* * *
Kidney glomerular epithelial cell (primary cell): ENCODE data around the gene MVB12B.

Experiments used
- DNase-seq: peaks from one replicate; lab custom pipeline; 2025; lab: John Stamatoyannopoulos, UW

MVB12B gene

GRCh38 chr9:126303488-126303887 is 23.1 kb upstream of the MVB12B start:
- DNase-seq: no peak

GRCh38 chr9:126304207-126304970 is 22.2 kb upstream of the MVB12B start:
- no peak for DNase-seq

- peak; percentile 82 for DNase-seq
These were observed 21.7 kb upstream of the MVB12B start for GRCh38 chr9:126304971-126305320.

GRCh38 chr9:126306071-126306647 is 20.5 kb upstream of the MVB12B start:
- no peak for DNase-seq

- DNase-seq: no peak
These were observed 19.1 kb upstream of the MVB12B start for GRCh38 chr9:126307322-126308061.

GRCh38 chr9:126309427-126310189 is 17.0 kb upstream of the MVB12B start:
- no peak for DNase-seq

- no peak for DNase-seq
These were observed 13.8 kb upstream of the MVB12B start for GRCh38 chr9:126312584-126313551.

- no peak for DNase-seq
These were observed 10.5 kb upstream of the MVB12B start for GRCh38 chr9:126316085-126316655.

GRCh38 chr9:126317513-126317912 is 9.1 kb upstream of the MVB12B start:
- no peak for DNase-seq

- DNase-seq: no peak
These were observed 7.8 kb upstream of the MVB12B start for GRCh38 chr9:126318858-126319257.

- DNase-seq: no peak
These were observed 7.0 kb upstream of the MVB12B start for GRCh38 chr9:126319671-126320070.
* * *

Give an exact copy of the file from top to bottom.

Kidney glomerular epithelial cell (primary cell): ENCODE data around the gene MVB12B.

Experiments used
- DNase-seq: peaks from one replicate; lab custom pipeline; 2025; lab: John Stamatoyannopoulos, UW

MVB12B gene

GRCh38 chr9:126303488-126303887 is 23.1 kb upstream of the MVB12B start:
- DNase-seq: no peak

GRCh38 chr9:126304207-126304970 is 22.2 kb upstream of the MVB12B start:
- no peak for DNase-seq

- peak; percentile 82 for DNase-seq
These were observed 21.7 kb upstream of the MVB12B start for GRCh38 chr9:126304971-126305320.

GRCh38 chr9:126306071-126306647 is 20.5 kb upstream of the MVB12B start:
- no peak for DNase-seq

- DNase-seq: no peak
These were observed 19.1 kb upstream of the MVB12B start for GRCh38 chr9:126307322-126308061.

GRCh38 chr9:126309427-126310189 is 17.0 kb upstream of the MVB12B start:
- no peak for DNase-seq

- no peak for DNase-seq
These were observed 13.8 kb upstream of the MVB12B start for GRCh38 chr9:126312584-126313551.

- no peak for DNase-seq
These were observed 10.5 kb upstream of the MVB12B start for GRCh38 chr9:126316085-126316655.

GRCh38 chr9:126317513-126317912 is 9.1 kb upstream of the MVB12B start:
- no peak for DNase-seq

- DNase-seq: no peak
These were observed 7.8 kb upstream of the MVB12B start for GRCh38 chr9:126318858-126319257.

- DNase-seq: no peak
These were observed 7.0 kb upstream of the MVB12B start for GRCh38 chr9:126319671-126320070.